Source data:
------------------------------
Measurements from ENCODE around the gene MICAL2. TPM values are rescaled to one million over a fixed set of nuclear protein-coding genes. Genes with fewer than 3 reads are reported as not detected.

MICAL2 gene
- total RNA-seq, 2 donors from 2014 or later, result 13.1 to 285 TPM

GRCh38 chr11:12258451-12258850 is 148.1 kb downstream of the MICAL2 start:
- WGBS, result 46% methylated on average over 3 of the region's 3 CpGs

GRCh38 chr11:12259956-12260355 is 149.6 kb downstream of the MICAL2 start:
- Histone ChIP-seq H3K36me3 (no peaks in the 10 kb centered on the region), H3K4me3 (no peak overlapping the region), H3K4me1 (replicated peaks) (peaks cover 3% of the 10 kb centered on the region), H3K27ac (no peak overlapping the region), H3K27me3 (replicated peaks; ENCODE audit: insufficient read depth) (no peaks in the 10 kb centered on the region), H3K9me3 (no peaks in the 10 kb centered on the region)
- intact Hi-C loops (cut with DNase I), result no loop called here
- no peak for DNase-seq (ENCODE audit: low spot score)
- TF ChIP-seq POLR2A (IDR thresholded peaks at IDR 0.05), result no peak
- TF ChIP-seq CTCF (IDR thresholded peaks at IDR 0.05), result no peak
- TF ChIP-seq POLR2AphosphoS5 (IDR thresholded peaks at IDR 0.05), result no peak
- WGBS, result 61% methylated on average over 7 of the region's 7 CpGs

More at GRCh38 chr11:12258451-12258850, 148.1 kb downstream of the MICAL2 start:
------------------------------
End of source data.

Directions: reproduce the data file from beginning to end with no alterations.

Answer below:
Measurements from ENCODE around the gene MICAL2. TPM values are rescaled to one million over a fixed set of nuclear protein-coding genes. Genes with fewer than 3 reads are reported as not detected.

MICAL2 gene
- total RNA-seq, 2 donors from 2014 or later, result 13.1 to 285 TPM

GRCh38 chr11:12258451-12258850 is 148.1 kb downstream of the MICAL2 start:
- WGBS, result 46% methylated on average over 3 of the region's 3 CpGs

GRCh38 chr11:12259956-12260355 is 149.6 kb downstream of the MICAL2 start:
- Histone ChIP-seq H3K36me3 (no peaks in the 10 kb centered on the region), H3K4me3 (no peak overlapping the region), H3K4me1 (replicated peaks) (peaks cover 3% of the 10 kb centered on the region), H3K27ac (no peak overlapping the region), H3K27me3 (replicated peaks; ENCODE audit: insufficient read depth) (no peaks in the 10 kb centered on the region), H3K9me3 (no peaks in the 10 kb centered on the region)
- intact Hi-C loops (cut with DNase I), result no loop called here
- no peak for DNase-seq (ENCODE audit: low spot score)
- TF ChIP-seq POLR2A (IDR thresholded peaks at IDR 0.05), result no peak
- TF ChIP-seq CTCF (IDR thresholded peaks at IDR 0.05), result no peak
- TF ChIP-seq POLR2AphosphoS5 (IDR thresholded peaks at IDR 0.05), result no peak
- WGBS, result 61% methylated on average over 7 of the region's 7 CpGs

More at GRCh38 chr11:12258451-12258850, 148.1 kb downstream of the MICAL2 start: